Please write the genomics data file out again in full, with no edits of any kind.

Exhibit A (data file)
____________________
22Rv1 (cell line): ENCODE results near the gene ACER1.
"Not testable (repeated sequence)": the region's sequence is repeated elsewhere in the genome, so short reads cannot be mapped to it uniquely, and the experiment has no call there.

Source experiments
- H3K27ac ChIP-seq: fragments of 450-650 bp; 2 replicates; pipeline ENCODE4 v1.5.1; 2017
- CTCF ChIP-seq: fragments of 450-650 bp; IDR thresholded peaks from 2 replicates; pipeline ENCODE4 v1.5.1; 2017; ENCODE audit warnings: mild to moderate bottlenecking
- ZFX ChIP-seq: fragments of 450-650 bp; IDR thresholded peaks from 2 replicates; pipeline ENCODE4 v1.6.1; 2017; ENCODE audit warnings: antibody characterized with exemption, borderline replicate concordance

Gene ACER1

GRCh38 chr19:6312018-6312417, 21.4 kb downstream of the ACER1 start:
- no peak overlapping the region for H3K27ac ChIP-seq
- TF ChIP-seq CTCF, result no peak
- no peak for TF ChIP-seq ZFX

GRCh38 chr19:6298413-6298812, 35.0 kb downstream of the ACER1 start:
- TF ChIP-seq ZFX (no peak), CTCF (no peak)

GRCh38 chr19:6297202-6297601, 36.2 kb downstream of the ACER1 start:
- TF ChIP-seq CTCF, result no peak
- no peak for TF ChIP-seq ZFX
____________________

22Rv1 (cell line): ENCODE results near the gene ACER1.
"Not testable (repeated sequence)": the region's sequence is repeated elsewhere in the genome, so short reads cannot be mapped to it uniquely, and the experiment has no call there.

Source experiments
- H3K27ac ChIP-seq: fragments of 450-650 bp; 2 replicates; pipeline ENCODE4 v1.5.1; 2017
- CTCF ChIP-seq: fragments of 450-650 bp; IDR thresholded peaks from 2 replicates; pipeline ENCODE4 v1.5.1; 2017; ENCODE audit warnings: mild to moderate bottlenecking
- ZFX ChIP-seq: fragments of 450-650 bp; IDR thresholded peaks from 2 replicates; pipeline ENCODE4 v1.6.1; 2017; ENCODE audit warnings: antibody characterized with exemption, borderline replicate concordance

Gene ACER1

GRCh38 chr19:6312018-6312417, 21.4 kb downstream of the ACER1 start:
- no peak overlapping the region for H3K27ac ChIP-seq
- TF ChIP-seq CTCF, result no peak
- no peak for TF ChIP-seq ZFX

GRCh38 chr19:6298413-6298812, 35.0 kb downstream of the ACER1 start:
- TF ChIP-seq ZFX (no peak), CTCF (no peak)

GRCh38 chr19:6297202-6297601, 36.2 kb downstream of the ACER1 start:
- TF ChIP-seq CTCF, result no peak
- no peak for TF ChIP-seq ZFX